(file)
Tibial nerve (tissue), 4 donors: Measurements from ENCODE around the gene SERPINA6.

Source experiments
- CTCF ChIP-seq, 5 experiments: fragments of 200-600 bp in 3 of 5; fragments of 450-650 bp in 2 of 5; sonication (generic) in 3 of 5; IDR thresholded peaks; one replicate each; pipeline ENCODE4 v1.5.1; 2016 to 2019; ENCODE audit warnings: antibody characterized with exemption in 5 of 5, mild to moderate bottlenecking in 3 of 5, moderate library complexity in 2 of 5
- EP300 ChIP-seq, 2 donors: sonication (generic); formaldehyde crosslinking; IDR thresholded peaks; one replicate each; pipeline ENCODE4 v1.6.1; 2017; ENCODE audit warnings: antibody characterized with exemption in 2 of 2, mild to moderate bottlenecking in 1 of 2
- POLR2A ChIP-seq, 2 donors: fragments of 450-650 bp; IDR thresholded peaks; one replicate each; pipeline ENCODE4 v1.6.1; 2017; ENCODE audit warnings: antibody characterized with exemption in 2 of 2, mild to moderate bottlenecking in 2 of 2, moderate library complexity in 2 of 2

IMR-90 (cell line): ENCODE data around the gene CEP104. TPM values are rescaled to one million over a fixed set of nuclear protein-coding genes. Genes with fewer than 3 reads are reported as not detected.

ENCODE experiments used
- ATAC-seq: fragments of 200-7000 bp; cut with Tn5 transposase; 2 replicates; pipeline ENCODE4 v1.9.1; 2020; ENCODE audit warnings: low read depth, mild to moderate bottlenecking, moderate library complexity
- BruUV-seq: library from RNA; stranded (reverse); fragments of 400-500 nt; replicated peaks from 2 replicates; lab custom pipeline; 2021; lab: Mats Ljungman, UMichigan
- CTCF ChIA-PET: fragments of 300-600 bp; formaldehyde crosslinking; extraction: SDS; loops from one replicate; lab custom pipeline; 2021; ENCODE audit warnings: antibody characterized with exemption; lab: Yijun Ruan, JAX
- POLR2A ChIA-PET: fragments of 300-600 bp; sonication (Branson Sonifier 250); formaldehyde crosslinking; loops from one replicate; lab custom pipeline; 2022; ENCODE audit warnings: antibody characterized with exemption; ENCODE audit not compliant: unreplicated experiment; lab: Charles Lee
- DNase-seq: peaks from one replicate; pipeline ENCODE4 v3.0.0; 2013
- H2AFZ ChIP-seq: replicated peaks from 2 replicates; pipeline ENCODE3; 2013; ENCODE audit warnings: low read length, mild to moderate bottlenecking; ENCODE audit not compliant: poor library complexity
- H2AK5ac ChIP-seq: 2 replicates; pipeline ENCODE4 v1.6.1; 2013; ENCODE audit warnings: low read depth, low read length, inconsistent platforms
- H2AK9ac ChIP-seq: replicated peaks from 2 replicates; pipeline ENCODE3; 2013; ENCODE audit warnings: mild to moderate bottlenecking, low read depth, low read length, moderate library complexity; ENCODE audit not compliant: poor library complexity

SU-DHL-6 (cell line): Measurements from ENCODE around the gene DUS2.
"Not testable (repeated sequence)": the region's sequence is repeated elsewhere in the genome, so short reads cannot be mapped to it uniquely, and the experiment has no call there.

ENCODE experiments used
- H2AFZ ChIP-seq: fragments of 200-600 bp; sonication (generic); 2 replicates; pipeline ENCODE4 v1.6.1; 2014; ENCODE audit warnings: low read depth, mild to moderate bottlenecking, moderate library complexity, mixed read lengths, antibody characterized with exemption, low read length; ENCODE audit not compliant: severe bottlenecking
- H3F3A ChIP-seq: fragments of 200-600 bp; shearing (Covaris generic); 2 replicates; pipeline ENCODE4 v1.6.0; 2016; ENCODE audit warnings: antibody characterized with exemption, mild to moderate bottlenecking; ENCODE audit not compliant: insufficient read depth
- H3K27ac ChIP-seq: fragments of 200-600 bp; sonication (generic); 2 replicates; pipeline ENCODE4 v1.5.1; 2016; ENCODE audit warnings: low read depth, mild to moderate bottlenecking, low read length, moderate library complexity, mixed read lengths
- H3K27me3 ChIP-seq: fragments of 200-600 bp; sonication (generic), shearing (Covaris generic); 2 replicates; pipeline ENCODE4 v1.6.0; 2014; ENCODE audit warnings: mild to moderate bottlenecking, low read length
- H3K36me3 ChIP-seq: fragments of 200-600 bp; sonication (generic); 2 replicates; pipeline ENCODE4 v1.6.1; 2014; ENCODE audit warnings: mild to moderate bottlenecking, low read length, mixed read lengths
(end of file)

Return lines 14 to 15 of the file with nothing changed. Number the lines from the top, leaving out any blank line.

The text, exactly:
- H2AK5ac ChIP-seq: 2 replicates; pipeline ENCODE4 v1.6.1; 2013; ENCODE audit warnings: low read depth, low read length, inconsistent platforms
- H2AK9ac ChIP-seq: replicated peaks from 2 replicates; pipeline ENCODE3; 2013; ENCODE audit warnings: mild to moderate bottlenecking, low read depth, low read length, moderate library complexity; ENCODE audit not compliant: poor library complexity